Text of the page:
The term "biodegradable" has been used over the past few years, to describe plastics or packaging that could potentially be metabolized by microorganisms in nature, with complete breakdown to CO2/Methane, water and biomass. However, there is significant confusion and controversy surrounding biodegradable plastics since many suppliers have used the term to loosely describe their material/packaging without specifying the conditions under which the material would degrade in nature. For instance, some plastics (like PLA) will only degrade under industrial composting conditions, while some others (like PHA) can break down under a wider range of conditions and environments (industrial, backyard, marine). Given this widespread confusion and the misuse of the "biodegradable" term, many global government and industry organizations have issued guidelines to restrict or eliminate the unqualified use of biodegradable as a descriptor of plastics or packaging. These include the European Commission guidelines (European Plastics Strategy) and the Federal Trade Commission Green Guides in the US.
In line with such guidelines, Ubuntoo's recommends that companies providing biodegradable materials, products or packaging:
1.Avoid unqualified use of the term "biodegradable" to describe their products
2.Any claim of biodegradability should be accompanied by a description of specific conditions and environments under which the material or product will undergo degradation in nature
3.It is strongly recommended that companies provide globally accepted certifications or testing for various biodegradability claims (such as the BPA certification for industrial composting)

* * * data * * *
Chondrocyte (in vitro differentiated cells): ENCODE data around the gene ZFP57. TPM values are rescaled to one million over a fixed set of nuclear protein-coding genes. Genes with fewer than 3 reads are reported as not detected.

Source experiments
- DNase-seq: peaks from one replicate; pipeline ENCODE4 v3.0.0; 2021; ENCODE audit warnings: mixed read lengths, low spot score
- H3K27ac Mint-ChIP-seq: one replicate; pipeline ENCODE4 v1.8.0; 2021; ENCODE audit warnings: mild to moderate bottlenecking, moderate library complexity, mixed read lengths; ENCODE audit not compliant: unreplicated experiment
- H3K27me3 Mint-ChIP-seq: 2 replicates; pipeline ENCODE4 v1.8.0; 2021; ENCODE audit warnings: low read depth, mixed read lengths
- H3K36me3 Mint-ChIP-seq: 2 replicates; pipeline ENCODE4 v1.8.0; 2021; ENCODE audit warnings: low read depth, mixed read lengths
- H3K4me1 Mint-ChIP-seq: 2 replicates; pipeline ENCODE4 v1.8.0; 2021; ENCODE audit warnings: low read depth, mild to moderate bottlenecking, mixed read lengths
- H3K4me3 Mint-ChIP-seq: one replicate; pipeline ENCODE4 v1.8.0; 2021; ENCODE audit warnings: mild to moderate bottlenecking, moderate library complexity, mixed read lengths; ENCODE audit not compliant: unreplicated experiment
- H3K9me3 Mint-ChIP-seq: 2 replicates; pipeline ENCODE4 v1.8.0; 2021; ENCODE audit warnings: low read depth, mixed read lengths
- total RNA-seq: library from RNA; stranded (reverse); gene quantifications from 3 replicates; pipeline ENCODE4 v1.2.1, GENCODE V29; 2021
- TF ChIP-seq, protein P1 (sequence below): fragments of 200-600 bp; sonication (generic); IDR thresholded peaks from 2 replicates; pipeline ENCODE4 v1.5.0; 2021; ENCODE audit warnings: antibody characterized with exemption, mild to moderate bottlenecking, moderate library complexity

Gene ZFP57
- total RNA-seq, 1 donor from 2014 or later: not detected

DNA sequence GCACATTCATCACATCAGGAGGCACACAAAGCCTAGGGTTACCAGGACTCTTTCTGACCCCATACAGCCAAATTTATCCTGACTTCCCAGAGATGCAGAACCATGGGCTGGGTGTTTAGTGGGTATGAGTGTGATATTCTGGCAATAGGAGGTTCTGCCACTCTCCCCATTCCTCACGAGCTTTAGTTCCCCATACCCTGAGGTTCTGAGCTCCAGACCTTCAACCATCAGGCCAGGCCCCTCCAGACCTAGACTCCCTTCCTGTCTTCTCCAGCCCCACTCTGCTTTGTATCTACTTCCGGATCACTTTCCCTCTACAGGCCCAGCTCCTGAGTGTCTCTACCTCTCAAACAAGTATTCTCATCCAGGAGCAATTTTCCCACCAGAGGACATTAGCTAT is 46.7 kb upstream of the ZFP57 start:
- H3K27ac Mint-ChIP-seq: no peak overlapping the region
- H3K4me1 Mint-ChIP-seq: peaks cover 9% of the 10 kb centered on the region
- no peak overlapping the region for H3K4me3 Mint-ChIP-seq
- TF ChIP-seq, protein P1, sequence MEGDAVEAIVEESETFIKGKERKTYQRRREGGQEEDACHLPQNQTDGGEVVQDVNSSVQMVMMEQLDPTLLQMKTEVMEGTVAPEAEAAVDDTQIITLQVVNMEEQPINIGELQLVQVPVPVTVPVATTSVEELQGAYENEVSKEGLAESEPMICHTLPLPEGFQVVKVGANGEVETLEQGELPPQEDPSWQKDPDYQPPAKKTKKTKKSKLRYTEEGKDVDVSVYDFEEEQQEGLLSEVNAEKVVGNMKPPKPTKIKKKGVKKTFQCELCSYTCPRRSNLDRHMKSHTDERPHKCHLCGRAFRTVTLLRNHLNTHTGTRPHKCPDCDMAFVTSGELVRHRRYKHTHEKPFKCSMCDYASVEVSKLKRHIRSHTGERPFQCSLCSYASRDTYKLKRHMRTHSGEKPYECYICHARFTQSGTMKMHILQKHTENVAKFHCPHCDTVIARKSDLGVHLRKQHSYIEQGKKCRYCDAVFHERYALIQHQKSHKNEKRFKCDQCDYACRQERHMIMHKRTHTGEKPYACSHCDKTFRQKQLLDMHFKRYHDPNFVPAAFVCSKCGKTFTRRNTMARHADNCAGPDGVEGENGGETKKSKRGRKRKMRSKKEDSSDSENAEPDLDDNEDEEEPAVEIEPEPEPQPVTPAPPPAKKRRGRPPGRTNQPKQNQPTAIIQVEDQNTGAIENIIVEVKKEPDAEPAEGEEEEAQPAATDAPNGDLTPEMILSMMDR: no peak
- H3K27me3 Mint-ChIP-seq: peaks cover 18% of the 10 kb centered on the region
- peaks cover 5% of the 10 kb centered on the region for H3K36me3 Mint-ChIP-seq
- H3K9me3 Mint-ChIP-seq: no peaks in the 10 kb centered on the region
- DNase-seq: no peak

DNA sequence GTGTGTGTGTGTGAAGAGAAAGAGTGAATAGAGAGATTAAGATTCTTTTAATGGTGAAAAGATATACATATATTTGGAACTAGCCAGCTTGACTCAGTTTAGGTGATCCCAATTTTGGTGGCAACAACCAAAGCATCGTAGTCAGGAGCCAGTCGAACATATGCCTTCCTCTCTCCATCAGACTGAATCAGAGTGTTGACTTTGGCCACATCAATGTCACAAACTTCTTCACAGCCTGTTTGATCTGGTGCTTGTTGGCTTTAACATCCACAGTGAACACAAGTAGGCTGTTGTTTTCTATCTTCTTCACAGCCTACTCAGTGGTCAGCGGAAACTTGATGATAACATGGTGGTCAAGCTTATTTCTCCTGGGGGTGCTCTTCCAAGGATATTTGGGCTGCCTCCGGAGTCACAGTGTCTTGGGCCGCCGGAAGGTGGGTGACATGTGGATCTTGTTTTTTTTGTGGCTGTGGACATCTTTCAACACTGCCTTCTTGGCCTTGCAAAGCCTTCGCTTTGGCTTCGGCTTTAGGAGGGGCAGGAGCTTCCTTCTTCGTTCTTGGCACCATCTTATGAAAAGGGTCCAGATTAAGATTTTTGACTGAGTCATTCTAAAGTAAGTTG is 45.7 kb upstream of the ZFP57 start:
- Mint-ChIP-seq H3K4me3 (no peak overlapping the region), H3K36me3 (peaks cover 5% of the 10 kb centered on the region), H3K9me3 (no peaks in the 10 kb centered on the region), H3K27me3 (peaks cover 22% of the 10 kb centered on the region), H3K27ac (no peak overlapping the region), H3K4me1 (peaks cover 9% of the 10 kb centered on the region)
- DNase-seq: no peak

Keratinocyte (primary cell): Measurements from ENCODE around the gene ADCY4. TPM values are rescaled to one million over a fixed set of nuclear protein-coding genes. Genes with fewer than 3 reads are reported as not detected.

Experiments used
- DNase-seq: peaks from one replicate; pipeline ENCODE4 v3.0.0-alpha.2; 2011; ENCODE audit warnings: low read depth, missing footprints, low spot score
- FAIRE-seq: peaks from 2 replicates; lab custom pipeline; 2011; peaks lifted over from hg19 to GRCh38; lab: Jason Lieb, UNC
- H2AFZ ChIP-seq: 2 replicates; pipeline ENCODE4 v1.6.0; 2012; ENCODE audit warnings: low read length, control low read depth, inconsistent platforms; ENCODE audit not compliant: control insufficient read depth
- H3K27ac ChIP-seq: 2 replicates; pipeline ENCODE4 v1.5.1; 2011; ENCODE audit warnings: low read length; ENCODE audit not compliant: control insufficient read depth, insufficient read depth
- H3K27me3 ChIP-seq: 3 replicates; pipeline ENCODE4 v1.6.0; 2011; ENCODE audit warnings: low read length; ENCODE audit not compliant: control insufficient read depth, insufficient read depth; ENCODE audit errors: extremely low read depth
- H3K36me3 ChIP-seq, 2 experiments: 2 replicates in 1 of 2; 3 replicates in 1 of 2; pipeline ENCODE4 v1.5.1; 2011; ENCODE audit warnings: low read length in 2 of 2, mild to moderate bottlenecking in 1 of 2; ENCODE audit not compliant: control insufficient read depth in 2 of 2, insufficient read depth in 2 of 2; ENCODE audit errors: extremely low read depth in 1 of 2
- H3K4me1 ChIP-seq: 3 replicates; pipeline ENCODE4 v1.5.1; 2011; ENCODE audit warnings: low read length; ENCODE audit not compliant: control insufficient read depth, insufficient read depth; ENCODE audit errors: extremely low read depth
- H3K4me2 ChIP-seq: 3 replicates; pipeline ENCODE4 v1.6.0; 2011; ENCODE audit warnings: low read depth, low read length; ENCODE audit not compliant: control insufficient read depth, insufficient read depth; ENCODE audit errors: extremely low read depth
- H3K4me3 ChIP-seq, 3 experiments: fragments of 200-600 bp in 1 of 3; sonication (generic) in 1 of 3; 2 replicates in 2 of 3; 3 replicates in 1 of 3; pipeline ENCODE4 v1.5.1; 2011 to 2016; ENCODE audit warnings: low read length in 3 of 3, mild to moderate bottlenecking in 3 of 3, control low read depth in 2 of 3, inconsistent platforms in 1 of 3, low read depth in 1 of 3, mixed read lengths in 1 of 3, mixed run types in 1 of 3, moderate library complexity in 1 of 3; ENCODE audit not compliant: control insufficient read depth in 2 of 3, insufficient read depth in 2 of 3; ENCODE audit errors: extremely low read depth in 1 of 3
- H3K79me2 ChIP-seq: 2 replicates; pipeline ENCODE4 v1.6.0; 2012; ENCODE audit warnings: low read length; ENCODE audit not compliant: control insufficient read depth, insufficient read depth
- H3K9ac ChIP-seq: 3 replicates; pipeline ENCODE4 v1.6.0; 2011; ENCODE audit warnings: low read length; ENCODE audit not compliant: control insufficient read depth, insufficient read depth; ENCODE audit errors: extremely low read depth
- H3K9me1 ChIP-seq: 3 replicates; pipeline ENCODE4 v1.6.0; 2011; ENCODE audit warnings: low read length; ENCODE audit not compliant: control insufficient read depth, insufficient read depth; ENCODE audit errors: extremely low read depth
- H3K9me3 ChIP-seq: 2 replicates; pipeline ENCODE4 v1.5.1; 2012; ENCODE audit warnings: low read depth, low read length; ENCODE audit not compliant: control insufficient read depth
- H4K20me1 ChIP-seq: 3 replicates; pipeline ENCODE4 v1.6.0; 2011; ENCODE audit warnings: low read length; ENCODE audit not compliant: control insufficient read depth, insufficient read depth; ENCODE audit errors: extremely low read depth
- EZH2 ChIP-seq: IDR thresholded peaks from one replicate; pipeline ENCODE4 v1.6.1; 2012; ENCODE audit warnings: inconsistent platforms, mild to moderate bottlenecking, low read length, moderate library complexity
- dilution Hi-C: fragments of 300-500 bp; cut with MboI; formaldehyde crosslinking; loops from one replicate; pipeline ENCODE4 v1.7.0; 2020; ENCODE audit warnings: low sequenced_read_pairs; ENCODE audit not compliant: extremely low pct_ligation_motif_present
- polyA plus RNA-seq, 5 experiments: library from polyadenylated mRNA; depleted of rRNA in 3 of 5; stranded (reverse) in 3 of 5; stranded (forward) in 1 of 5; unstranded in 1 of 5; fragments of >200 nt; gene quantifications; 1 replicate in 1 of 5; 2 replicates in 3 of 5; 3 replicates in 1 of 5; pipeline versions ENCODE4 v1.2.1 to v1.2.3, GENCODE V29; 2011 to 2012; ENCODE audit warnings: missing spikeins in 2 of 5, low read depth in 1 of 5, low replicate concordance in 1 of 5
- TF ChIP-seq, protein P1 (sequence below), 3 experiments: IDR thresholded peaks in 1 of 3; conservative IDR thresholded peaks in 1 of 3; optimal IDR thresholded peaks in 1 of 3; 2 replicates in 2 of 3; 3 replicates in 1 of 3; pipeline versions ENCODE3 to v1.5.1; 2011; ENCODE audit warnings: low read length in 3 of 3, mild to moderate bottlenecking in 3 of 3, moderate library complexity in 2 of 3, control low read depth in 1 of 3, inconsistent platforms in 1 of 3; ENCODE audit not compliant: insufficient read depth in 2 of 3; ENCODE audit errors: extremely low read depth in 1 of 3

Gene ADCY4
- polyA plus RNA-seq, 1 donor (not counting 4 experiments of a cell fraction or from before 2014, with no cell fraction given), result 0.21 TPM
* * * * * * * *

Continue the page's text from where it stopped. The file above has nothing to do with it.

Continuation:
Further in line with the position articulated by the European Commission as well as major CPG companies, Ubuntoo recommends that "biodegradable" plastics should not be considered a solution for littering (or worse a license to litter). Appropriate collection and end-of-life solutions (such as industrial composting or home composting) need to be put into place to avoid biodegradable plastics ending up as litter in the environment.
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Commercial Plastic Recyclers (CPR) buys, processes and sells all types of resins such as PET, HDPE, PVC, LDPE, PP, PS, PC, ABS, Acrylic and Nylon, as well as others in all forms including regrind, purge, trimmings and offcuts, pipes and films. They provide post-industrial LDPE and LLDPE with option of clear or natural.
CPR is a facility based recycler and unlike consultants or brokers, the company has committed professionals, equipment and facilities that process plastic material for resale. They maintain modern clean plant facilities that are open to inspection for their customers.
They provide several services, including:
Shredding, Grinding and Packaging systems: The CPR grinders range from 75HP to 150HP with metal separation and air aspiration capabilities. The equipment is used in all three facilities along with packaging services into gaylord boxes and super sacks.
Testing and quality Control: To maintain quality control, all materials are tested in on-site laboratories which provide information such as melt index, melt point, intrinsic viscosity, density, durometer and multiple levels of visual inspection.
Metal Separation and Screening: The CPR metal separation system are capable of screening ferrous and non-ferrous metals. This is done to maintain quality and ensure customers proper material feeding
The company currently conducts operations in Mississippi, North Carolina, Florida and West Virginia.
With extensive experience assisting both large and small organizations, their business model follows principles enabling profitability for customers, the plastic recycling industry and CPR. CPR has been, and is a member of the Society of the Plastics Industry, Society of Plastics Engineers of Florida, Association of Post Consumer Plastics Recyclers, Recycle Florida Today, Carolina Recycling Association and Polymer Alliance Zone of West Virginia.